The recently released Fall/Winter 2007-2008 issue (Volume IX, Number 1) of Valparaiso Poetry Review includes a review by Diane Lockward of Kathleen Flenniken’s Famous. A brief excerpt from the beginning of this review follows below.
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Kathleen Flenniken must have thought 2005 was her own anno mirabilis. First she won a National Endowment for the Arts Literary Fellowship, a rare achievement for a poet without a book. That gap, however, was soon filled when she won the prestigious Prairie Schooner Book Prize in Poetry. Everyone knows that poetry book contests are highly competitive, some attracting as many as 1000 entries. The odds of winning are slim, and yet someone wins. How? Why this book and not those others? A close look at Flenniken’s Famous might reveal some answers.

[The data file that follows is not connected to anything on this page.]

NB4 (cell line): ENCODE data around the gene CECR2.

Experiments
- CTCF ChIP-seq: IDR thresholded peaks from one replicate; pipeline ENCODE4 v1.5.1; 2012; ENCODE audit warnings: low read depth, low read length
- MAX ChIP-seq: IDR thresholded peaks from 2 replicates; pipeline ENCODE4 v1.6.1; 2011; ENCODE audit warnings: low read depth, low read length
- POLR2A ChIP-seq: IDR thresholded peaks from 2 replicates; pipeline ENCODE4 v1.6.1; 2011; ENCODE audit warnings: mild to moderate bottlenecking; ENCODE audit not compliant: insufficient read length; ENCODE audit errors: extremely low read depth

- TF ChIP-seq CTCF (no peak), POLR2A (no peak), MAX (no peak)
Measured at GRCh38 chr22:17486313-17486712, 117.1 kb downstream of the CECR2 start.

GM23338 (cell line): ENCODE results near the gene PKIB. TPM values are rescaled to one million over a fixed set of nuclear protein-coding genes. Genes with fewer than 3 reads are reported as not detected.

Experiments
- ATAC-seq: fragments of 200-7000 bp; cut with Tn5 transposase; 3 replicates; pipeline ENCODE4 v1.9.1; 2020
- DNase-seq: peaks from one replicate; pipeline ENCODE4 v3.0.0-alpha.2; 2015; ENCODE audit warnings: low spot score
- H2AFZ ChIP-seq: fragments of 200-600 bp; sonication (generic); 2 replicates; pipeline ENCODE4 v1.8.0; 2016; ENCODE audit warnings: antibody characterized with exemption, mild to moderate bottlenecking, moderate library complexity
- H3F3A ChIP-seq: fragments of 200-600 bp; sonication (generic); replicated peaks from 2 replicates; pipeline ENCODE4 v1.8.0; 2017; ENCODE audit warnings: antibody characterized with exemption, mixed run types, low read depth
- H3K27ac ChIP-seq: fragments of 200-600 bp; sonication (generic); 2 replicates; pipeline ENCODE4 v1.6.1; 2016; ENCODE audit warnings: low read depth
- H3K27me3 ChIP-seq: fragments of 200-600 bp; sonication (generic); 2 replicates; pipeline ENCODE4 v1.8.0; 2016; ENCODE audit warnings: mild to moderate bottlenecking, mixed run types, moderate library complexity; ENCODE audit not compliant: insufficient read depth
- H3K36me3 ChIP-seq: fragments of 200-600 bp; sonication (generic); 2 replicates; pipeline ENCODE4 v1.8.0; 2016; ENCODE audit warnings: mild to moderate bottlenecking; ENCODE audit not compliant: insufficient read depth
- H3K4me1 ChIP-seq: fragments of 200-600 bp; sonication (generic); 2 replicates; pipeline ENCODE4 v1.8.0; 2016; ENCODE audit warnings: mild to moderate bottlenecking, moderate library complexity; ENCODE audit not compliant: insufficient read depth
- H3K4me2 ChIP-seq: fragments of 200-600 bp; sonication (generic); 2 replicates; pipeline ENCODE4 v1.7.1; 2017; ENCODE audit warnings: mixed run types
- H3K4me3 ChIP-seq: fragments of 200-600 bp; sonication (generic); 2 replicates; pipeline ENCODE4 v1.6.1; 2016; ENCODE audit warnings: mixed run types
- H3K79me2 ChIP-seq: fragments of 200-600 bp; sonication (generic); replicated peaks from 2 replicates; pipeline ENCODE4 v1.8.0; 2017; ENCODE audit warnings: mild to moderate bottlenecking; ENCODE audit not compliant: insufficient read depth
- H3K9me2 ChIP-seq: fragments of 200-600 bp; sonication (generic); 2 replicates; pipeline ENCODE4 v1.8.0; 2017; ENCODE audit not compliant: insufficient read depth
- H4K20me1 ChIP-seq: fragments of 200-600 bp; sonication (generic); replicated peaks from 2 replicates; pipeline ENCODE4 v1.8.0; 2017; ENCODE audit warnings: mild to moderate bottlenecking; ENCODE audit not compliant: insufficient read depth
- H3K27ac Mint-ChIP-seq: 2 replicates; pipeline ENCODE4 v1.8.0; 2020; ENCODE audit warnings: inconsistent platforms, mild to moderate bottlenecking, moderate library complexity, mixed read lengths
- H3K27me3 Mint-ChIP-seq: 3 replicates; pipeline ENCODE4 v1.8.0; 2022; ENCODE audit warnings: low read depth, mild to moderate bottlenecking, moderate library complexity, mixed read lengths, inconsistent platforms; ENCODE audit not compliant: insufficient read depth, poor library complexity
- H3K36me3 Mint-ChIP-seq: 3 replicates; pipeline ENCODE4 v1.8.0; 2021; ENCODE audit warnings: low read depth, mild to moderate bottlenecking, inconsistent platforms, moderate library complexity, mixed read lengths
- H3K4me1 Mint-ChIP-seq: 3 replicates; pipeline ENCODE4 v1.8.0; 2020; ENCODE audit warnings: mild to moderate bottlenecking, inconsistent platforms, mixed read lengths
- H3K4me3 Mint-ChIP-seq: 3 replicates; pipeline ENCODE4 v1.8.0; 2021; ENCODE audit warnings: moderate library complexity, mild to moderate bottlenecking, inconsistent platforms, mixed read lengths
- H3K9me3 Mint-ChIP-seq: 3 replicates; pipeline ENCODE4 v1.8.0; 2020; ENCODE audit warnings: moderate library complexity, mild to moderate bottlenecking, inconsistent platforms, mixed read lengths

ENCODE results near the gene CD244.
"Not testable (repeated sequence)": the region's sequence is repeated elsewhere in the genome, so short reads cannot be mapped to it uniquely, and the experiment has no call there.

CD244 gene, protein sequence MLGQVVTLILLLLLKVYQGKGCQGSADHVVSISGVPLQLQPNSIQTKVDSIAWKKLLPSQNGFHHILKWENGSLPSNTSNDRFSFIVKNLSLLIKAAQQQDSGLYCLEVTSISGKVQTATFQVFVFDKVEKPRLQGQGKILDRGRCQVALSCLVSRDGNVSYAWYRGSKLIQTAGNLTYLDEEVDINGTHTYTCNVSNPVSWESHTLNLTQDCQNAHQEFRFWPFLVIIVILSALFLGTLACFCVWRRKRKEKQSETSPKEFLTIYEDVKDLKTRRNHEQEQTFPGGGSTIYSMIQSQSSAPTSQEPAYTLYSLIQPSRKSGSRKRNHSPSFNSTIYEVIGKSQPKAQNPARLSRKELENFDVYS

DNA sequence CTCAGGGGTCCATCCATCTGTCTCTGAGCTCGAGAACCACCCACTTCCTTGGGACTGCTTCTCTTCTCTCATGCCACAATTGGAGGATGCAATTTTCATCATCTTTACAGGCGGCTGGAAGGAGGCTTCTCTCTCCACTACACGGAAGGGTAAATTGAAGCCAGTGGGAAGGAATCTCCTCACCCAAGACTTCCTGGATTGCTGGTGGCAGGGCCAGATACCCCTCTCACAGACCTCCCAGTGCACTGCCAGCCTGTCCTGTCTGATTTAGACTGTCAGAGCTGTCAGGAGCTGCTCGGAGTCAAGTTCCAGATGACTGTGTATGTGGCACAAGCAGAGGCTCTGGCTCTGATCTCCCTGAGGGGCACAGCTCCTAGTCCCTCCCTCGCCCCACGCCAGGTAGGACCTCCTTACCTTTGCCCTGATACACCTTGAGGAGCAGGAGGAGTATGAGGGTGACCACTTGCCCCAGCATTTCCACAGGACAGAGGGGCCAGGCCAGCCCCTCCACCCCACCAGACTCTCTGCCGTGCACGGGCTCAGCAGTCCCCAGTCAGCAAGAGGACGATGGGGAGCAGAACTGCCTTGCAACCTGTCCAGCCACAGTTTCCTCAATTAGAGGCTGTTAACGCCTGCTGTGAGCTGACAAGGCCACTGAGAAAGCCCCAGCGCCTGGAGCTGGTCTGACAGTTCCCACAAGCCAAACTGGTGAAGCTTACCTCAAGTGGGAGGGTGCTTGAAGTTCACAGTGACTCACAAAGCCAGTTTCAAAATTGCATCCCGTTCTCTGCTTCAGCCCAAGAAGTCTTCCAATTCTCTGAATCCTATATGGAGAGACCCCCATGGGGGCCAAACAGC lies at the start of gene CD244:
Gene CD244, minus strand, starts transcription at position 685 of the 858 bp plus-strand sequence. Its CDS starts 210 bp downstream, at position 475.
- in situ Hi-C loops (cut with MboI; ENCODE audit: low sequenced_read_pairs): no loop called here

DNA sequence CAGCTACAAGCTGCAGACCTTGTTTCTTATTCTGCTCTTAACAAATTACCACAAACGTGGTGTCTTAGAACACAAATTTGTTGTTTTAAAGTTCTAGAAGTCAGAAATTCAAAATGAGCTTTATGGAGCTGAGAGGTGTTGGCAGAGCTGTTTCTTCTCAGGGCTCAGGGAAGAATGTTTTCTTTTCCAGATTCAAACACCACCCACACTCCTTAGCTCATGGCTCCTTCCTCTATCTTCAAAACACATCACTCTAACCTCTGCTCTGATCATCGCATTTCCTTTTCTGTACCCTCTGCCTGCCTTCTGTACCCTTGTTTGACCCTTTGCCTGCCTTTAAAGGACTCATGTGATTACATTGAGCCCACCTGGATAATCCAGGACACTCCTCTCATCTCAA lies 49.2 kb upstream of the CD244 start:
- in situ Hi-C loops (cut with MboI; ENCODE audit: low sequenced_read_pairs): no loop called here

Famous is initially distinguished by its organizational integrity. Flenniken gives us not merely a bunch of good poems but a collection of them, that is, poems artistically arranged into a unified whole. She divides her fifty-one poems into three sections: “Minor Characters,” “Minor Celebrities,” and “Fame.” As these headings suggest, her overarching concern is our tenuous relationship to fame . . ..
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Readers are encouraged to visit Valparaiso Poetry Review to examine the entire Lockward review and all the other reviews, poems, and articles contained in the journal’s new issue, as well as VPR’s past issues listed in the archives, particularly the Spring/Summer 2007 issue (Volume VIII, Number 2) that included Diane Lockward as its featured poet.